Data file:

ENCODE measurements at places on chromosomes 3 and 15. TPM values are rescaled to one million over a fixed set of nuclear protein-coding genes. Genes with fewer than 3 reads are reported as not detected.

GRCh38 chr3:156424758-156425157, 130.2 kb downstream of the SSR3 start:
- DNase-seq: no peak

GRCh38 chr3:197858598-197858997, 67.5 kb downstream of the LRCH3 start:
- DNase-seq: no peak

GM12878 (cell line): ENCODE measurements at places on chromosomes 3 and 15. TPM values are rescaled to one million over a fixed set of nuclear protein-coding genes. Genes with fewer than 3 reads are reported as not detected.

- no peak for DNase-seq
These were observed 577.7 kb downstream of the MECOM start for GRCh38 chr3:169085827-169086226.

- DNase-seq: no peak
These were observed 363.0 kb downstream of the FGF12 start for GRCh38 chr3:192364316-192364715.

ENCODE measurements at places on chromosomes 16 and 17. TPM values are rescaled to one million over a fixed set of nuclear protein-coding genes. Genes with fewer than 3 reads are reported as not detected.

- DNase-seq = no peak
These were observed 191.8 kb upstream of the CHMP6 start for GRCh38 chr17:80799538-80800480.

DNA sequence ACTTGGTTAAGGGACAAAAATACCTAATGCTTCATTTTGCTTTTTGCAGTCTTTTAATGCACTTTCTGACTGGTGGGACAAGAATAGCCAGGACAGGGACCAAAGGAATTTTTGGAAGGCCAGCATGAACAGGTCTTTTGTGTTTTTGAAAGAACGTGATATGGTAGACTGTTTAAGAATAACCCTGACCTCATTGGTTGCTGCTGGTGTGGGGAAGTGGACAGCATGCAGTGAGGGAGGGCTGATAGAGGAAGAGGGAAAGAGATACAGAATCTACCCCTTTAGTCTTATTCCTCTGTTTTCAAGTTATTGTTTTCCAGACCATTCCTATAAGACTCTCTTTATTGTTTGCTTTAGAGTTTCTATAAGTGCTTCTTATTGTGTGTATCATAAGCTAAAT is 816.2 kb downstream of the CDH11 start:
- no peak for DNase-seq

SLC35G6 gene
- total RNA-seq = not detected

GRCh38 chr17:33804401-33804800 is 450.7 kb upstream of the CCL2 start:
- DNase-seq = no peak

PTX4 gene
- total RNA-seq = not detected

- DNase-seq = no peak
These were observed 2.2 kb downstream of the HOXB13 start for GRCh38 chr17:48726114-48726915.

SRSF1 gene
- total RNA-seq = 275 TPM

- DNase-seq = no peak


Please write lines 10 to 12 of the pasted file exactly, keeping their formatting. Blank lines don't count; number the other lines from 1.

These were observed 363.0 kb downstream of the FGF12 start for GRCh38 chr3:192364316-192364715.

ENCODE measurements at places on chromosomes 16 and 17. TPM values are rescaled to one million over a fixed set of nuclear protein-coding genes. Genes with fewer than 3 reads are reported as not detected.

- DNase-seq = no peak